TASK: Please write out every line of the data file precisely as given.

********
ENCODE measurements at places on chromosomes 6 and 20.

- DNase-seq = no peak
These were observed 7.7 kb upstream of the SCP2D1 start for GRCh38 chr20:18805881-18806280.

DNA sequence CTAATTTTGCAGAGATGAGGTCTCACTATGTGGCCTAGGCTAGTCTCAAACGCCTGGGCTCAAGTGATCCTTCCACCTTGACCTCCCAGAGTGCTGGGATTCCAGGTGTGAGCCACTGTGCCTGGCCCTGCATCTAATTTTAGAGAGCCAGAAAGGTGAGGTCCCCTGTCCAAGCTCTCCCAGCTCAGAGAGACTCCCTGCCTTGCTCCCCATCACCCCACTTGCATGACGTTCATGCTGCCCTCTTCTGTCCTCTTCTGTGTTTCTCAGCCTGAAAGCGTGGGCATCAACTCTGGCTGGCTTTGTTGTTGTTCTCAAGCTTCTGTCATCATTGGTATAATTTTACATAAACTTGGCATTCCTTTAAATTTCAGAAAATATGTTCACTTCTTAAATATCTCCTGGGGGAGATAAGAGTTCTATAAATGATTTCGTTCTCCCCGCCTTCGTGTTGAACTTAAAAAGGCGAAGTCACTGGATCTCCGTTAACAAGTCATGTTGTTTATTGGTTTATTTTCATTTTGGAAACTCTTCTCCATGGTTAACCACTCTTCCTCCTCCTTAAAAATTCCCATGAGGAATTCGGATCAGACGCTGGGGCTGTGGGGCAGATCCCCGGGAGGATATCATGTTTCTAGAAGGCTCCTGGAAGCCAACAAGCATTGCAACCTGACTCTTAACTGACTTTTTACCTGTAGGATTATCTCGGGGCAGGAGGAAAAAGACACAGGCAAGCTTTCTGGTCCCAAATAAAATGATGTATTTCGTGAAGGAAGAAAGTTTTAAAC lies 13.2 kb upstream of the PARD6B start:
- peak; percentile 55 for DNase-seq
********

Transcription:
ENCODE measurements at places on chromosomes 6 and 20.

- DNase-seq = no peak
These were observed 7.7 kb upstream of the SCP2D1 start for GRCh38 chr20:18805881-18806280.

DNA sequence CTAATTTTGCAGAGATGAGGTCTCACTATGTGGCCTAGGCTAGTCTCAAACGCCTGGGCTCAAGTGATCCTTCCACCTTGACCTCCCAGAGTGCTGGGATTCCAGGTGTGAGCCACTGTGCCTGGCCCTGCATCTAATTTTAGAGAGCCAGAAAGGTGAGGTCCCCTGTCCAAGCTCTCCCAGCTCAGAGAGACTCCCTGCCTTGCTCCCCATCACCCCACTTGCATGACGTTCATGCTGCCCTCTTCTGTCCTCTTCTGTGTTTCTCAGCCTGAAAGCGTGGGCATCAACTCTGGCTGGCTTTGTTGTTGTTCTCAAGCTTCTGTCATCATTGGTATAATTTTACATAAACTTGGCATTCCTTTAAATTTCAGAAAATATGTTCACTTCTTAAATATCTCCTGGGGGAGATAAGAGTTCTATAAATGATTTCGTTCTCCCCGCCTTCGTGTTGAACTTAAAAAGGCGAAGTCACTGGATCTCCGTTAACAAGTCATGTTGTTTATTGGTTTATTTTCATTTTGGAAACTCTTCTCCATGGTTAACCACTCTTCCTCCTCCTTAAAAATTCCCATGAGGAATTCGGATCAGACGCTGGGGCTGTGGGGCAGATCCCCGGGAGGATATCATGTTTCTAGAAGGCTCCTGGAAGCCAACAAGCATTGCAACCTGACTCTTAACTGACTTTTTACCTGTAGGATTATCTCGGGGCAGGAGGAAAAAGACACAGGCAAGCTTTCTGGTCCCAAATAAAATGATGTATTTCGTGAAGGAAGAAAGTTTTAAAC lies 13.2 kb upstream of the PARD6B start:
- peak; percentile 55 for DNase-seq